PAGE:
It is very clear that until 2005 the two measures of inflation tracks each other quite closely, but from 2005 a difference opens up. So what happened in 2005? Well, the story is exactly as in Malaysia – monetary policy is inflationary and the government tries to curb inflation not by printing less money, but by introducing price controls.

Here is a story from Bloomberg November 24 2005:

Argentine President Nestor Kirchner accused supermarkets of price fixing and said he would increase controls to slow a surge in inflation.

Kirchner, in a televised speech at the presidential palace, said agreements between supermarkets such as Coto CISA SA and Hipermercados Jumbo SA, a unit of Chilean retailer Cencosud SA, to increase prices would lead to 12 percent inflation next year. In the 12 months through October Argentina’s consumer prices rose 10.7 percent, the fastest rate of increase in 29 months.

“We will fight to defend consumers’ pockets,” Kirchner said, without specifying how he would slow price increases.

The accusation underscores the government’s concern over quickening inflation, which may increase poverty in a country where almost 50 percent of the population cannot afford to cover their food and other basic needs, said economist Rafael Ber of Argentine Research brokers in Buenos Aires.

Rising prices may also hurt the ability of Argentine producers to compete with foreign goods, Ber said.

Kirchner has already attacked private companies for increasing prices. In April, he called on consumers to boycott The Royal Dutch Shell Group after the energy company increased prices.

So there you go – price controls in response to inflation. That is never good news and the result has been the same in Argentina as in Malaysia (actually it is much worse) – shortages (See also my previous discussion of food shortages in Venezuela and Argentina here).

Price controls always have the same impact – shortages – and if you think Malaysia and Argentina are the only countries in the world to make this kind of policy mistakes think again. Here is from the US, where a Republican governor these days is experimenting with price controls and the result is the same as in Argentina and Malaysia – shortages!

PS it should be noted that the Argentine inflation data very likely is manipulated so there is more to it than just price controls – we also has a case of the books being cooked. See more on that here.

Regime Uncertainty, the Balkans and the weak US recovery

Today I have been in Oslo, Norway for client meetings. The topic on the agenda is Central and Eastern Europe and particularly the investment climate in South Eastern Europe. That gives me reason to discuss a favourite topic of mine – “regime uncertainty – as defined by Robert Higgs – and why the present lacklustre recovery in the US economy is unlikely in anyway to be related to such regime uncertainty.

As an economist who have been working professionally with Emerging Markets for more than I decade I know about regime uncertainty. In fact I think you to some extent can define an Emerging Markets economy as an economy where regime uncertainty is a dominant factor in the economy.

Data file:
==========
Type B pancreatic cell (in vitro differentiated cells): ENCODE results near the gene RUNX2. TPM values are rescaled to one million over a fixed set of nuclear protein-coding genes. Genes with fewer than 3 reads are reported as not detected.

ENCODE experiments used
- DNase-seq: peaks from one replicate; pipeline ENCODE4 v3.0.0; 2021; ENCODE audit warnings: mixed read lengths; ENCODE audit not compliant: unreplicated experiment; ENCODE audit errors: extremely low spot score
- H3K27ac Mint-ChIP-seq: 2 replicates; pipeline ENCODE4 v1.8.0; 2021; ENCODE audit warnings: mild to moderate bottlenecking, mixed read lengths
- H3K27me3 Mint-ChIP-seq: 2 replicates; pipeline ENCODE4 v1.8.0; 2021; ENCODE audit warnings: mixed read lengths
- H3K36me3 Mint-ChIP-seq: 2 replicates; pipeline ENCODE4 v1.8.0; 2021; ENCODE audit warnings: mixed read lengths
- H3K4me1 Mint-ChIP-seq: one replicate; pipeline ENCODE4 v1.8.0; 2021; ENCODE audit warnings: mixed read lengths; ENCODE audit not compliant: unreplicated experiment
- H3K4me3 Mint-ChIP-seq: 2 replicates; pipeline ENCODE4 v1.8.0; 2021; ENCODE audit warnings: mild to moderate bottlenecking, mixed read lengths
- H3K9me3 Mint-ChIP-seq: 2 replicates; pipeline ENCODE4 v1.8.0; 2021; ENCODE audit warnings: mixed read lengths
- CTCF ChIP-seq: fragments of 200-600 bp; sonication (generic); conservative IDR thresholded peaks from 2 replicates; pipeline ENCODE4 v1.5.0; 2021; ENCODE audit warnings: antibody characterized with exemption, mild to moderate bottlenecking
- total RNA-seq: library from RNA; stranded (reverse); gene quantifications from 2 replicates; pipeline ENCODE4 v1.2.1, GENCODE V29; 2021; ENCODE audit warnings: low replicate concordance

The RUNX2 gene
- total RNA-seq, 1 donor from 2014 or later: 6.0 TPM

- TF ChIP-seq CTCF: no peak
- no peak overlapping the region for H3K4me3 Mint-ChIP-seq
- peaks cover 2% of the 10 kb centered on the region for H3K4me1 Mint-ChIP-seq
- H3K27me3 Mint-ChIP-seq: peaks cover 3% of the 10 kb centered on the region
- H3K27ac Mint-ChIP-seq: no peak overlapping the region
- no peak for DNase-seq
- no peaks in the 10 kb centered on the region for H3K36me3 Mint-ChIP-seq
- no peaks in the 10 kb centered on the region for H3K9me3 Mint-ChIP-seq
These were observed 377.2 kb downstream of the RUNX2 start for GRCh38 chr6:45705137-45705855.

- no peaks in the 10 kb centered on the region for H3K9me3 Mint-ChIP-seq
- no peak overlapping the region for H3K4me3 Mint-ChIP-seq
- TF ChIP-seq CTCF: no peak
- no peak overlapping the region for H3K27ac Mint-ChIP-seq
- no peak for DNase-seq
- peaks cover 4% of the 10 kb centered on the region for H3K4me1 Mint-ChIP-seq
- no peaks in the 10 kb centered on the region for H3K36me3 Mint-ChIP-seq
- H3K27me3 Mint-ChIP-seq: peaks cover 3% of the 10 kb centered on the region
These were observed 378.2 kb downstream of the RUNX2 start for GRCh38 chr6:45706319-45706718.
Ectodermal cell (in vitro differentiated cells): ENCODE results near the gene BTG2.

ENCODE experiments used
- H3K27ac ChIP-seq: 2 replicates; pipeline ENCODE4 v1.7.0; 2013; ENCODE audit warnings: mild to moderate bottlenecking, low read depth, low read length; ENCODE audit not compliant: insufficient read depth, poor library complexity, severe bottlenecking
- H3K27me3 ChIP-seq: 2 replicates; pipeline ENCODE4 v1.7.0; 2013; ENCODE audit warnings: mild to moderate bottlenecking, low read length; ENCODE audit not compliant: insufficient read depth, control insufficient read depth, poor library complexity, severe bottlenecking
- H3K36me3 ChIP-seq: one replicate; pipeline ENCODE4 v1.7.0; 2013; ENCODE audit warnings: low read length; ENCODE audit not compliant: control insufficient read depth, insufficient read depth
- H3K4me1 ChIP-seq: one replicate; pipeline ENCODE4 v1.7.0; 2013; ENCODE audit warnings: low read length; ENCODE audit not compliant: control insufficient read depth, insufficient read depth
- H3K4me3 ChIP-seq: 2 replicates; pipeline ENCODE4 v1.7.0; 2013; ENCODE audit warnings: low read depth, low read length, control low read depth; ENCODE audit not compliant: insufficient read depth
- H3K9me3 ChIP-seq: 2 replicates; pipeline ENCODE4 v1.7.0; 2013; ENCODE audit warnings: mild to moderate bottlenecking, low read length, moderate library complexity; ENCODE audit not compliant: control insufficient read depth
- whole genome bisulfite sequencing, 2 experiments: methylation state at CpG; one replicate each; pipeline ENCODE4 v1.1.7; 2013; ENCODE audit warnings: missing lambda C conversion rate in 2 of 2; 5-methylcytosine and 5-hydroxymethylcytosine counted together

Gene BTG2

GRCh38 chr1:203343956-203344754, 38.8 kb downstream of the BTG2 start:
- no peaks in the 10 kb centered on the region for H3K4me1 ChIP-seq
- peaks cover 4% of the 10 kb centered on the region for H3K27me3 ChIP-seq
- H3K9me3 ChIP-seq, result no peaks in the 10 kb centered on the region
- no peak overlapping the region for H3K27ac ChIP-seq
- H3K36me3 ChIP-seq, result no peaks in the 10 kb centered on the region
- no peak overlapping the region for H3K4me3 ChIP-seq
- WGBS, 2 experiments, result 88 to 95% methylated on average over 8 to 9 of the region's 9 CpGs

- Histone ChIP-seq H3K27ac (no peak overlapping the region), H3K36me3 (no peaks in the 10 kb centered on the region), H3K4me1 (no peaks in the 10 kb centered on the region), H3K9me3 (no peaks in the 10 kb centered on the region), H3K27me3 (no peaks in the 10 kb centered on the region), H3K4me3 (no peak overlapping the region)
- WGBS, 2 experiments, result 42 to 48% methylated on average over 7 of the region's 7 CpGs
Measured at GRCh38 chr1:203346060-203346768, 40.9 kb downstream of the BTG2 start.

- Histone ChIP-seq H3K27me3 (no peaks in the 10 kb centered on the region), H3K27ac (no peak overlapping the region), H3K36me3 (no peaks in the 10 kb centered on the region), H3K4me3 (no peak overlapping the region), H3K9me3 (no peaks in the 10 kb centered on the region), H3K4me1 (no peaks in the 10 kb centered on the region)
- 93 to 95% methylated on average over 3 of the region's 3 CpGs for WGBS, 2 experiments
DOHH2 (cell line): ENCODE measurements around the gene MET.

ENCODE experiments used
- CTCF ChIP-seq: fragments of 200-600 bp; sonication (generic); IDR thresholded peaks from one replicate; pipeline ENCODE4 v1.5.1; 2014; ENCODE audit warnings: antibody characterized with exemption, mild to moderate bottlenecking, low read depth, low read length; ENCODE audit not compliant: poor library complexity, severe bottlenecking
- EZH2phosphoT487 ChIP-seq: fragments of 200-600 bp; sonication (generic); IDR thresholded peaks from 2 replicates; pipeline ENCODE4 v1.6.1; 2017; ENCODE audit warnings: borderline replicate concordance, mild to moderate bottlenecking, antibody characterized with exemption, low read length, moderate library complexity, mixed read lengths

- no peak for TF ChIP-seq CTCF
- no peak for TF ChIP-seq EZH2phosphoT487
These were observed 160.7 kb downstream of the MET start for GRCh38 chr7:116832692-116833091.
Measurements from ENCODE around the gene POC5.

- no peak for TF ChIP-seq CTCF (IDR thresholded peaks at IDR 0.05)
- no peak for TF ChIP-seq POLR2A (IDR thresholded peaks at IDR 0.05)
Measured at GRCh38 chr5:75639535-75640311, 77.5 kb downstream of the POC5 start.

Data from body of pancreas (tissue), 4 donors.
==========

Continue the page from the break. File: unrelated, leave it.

Robert Higgs basically defines regime uncertainty as a lack of protection of property right and a lack of respect for the rule of law. This is a serious problem in many Emerging Markets – including in the South Eastern European countries, which has been the focus of my meetings today.

My favourite source for a numerical measure of these uncertainties is the conservative Heritage Foundation’s Economic Freedom Index. We can use the sub-index for “Rule of Law” in the Economic Freedom Index as a proxy for “regime uncertainty”.

Let’s as an example look at two random South Eastern European countries – Albania and Bulgaria. Here is what Heritage Foundation has to say about the “Rule of Law” in Albania:

Albania still lacks a clear property rights system, particularly for land tenure. Security of land rights remains a problem in coastal areas where there is potential for tourism development. Although significant reforms of the legal system are underway, the courts are subject to political pressures and corruption. Protection of intellectual property rights is weak. Albania is a major transit country for human trafficking and illegal arms and narcotics.”

And similarly for Bulgaria:

“Respect for constitutional provisions securing property rights and providing for an independent judiciary is somewhat lax. The judicial system is unable to enforce property rights effectively, and inconsistent application of the rule of law discourages private investments. Despite legal restrictions, government corruption and organized crime present a threat to Bulgaria’s border security.”

In my view the Heritage Foundation’s description of the lack of respect for the rule of law and property rights in Albania and Bulgaria is pretty close to the reality in these two countries. So there is no doubt that there in both countries are a considerably degree of regime uncertainty.

This heightened level of regime uncertainty very likely is having a considerably negative impact on both foreign direct investments and domestic investments in both countries and therefore on the long-term growth prospects of these countries. Who would for example invest in a sea sight hotel in Albania it might be stolen from you tomorrow or in a year – maybe even with the tacit support of government officials?